WSU Symphonic Band Showcase: unBroken

Weber State University’s Symphonic Band playing music for their audience.

Weber State University’s Symphonic Band performed their latest concert, unBroken, in the Austad Auditorium on Feb. 24. The concert primarily focused on mental health, with the aim to open up more conversations surrounding what’s considered to be a taboo issue.

Band director Steven Hendricks wanted to center the concert around the themes of their finale piece, “unBroken.” The other pieces were called “When Hearts Tremble,” “Dusk” and “Zoom.”

“I just tied it all together into one sentence and basically said, ‘Your heart may tremble. It may feel like you’re heading into an endless night, or it may feel like the world is moving so fast you can’t keep up,’” Hendricks said.

The song “unBroken” was composed by musical artist Randall Standridge, and tries to emulate what mental illness feels like through music.

Standridge drew inspiration from his own childhood when creating this piece. His mother was affected by a nervous breakdown and had to be hospitalized for a year.

The piece is called “unBroken” because Standridge does not consider his family to be broken even after such hardships. Standridge considers himself to be better off because of it, noting that he’s more able to be in touch with his own mental health. Not only does his piece allow conversation, but it also helped him process his mom’s hospitalization.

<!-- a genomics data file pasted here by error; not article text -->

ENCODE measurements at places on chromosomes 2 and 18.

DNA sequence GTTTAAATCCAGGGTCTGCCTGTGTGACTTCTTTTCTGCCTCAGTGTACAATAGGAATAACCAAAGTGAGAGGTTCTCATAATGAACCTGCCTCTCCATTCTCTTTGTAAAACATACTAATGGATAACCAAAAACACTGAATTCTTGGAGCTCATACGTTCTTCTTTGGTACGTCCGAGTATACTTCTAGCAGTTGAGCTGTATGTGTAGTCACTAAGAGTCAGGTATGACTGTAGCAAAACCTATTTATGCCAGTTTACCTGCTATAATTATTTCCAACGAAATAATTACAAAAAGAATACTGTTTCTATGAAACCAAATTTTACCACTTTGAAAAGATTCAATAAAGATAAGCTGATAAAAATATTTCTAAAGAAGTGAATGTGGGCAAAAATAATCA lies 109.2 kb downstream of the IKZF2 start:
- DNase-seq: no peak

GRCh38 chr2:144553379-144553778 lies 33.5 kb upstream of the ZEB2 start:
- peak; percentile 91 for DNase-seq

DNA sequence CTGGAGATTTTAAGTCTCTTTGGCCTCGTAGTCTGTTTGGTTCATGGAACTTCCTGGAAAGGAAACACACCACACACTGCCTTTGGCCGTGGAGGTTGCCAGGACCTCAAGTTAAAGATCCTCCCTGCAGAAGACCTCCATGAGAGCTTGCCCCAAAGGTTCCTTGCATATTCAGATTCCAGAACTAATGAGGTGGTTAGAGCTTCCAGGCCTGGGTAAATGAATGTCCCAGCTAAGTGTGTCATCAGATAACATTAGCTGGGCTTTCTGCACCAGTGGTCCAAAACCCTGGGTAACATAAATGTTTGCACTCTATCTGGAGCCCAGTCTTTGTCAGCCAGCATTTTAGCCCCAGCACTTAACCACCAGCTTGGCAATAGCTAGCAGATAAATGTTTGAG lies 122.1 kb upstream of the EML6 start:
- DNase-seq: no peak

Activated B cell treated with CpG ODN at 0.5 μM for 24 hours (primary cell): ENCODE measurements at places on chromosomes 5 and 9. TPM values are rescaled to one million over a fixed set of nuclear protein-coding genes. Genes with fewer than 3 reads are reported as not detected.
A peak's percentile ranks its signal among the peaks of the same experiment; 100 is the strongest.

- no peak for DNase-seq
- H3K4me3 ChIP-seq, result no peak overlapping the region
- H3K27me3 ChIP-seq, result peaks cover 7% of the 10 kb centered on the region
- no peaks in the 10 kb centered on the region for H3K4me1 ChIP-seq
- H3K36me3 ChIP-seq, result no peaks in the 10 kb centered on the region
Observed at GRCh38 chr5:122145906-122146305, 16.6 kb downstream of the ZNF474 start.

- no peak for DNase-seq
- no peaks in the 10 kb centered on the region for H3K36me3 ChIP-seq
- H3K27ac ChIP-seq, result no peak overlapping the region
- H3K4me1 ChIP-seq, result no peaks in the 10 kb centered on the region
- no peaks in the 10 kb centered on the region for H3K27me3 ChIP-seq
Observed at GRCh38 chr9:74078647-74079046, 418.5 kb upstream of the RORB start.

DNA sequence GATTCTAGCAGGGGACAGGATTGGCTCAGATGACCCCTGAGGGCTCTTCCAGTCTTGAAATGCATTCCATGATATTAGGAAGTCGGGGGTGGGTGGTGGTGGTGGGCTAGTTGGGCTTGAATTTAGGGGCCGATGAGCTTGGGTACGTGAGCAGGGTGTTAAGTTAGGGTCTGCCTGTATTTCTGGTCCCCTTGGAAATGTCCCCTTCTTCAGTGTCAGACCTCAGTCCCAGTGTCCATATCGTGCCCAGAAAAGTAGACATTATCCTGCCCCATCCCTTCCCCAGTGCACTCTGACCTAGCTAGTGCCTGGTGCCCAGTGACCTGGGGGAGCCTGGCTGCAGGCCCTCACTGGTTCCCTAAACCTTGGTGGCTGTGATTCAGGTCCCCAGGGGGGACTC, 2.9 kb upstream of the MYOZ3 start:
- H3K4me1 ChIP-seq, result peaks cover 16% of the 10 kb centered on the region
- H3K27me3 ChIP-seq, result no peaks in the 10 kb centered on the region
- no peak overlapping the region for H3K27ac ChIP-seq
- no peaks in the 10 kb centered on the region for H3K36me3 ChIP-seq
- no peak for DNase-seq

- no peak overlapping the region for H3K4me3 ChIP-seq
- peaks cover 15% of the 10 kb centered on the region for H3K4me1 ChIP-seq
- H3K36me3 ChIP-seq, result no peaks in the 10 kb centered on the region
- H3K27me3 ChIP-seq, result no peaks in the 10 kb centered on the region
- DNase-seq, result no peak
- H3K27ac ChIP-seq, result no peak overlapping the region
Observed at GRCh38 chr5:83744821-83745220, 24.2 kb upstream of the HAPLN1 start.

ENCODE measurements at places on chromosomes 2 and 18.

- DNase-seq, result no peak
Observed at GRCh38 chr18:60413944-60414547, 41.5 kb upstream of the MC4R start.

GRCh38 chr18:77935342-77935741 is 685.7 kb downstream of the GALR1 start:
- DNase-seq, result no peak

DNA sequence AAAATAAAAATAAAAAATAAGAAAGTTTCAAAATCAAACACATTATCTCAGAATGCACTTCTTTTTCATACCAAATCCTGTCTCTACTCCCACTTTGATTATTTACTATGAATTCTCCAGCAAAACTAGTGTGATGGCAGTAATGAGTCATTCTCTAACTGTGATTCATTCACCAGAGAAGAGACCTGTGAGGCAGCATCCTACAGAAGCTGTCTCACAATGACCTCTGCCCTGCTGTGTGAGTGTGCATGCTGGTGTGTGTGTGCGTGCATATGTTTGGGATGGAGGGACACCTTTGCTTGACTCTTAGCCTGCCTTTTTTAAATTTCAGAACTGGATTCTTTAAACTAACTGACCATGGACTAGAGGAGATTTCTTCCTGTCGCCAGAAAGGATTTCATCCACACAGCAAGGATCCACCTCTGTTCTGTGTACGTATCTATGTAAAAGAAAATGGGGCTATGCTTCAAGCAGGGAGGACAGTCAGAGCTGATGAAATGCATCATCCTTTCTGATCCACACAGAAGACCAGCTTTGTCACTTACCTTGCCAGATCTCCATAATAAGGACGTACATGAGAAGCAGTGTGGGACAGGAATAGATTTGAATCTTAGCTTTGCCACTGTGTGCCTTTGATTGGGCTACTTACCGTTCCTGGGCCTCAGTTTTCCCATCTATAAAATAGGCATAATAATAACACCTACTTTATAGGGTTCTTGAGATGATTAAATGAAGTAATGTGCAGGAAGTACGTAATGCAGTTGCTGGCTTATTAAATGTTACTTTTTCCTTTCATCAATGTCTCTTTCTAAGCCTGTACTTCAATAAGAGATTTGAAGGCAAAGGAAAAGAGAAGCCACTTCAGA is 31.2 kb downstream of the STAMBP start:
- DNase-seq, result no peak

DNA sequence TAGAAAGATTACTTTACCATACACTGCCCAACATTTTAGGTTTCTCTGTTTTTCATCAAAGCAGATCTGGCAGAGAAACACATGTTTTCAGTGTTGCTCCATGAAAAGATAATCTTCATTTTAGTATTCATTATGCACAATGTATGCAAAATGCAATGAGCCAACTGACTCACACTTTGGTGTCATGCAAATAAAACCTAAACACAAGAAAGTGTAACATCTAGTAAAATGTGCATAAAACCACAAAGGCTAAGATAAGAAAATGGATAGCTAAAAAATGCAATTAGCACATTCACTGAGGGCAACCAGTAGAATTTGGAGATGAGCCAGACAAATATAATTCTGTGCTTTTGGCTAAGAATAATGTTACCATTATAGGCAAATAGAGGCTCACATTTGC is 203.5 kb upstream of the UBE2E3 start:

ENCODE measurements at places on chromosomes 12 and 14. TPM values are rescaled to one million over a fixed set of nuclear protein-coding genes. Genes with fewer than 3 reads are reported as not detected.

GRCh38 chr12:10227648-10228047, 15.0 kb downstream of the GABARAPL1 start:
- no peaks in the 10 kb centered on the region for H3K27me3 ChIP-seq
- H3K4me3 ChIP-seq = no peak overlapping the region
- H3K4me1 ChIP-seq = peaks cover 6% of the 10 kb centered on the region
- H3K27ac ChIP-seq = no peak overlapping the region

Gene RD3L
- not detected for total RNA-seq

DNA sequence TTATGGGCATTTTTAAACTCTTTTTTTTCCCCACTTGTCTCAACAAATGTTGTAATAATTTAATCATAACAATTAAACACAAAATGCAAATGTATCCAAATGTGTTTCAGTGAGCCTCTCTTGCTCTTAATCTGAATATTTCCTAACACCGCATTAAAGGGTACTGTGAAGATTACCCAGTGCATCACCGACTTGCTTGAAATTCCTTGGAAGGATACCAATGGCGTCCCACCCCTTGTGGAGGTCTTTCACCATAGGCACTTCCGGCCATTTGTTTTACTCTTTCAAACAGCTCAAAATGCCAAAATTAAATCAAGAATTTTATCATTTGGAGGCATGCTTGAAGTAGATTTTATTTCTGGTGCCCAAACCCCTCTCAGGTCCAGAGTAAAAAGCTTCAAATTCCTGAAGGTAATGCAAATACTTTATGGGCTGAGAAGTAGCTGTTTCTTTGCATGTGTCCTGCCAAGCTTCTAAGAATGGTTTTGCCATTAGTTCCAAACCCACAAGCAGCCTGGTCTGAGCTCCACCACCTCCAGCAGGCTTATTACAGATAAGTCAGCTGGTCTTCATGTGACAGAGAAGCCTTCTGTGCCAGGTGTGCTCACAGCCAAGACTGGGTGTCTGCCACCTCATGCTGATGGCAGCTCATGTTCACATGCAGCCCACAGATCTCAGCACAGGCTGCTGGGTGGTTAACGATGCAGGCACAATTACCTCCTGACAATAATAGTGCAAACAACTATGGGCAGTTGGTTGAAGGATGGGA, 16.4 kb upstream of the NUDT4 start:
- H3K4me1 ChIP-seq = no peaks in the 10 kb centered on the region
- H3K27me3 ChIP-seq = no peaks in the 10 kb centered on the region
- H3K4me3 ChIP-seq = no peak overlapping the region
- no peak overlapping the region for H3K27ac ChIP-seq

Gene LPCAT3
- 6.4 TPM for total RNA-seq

Standridge composed the song to start with a soft, gentle melody. Slowly, dissonance begins to creep in, symbolizing signs of anxiety or depression. The song ramps up to a loud, rushing middle, and then finally cools off to return to the beginning melody.

“In the song ‘unBroken,’ there’s this beautiful melody that will play out, and then all of a sudden, there’ll be like a jab of anxiety and dissonance, and that’s kind of how life is,” clarinetist Abigail Elmer said.

Standridge said he added subtle dissonance to create an ambiguous ending. It’s meant to show that the mental illness is currently gone, but still has the chance of coming back.

“I’m just excited because of what it means to the students,” Hendricks said.

In a regular band program note, Hendricks would typically write more in depth explanations of what each song is about. For this concert, he included Standridge’s program note for “unBroken” and then allowed students to anonymously share some of their own mental health stories. Hendricks saw a connection between this song and his students.

“Mental health is something that’s incredibly important to me,” Jordan Webecke, principal clarinetist in WSU’s Symphonic Band, said. “I have two mental health diagnoses that I’m still learning to live with and figure out. It’s probably the most poetic and accurate expression of a lot of the experiences I have with mental health.”

Standridge concluded his program note with the message, “You are not weak. You are not defective. You are not broken.”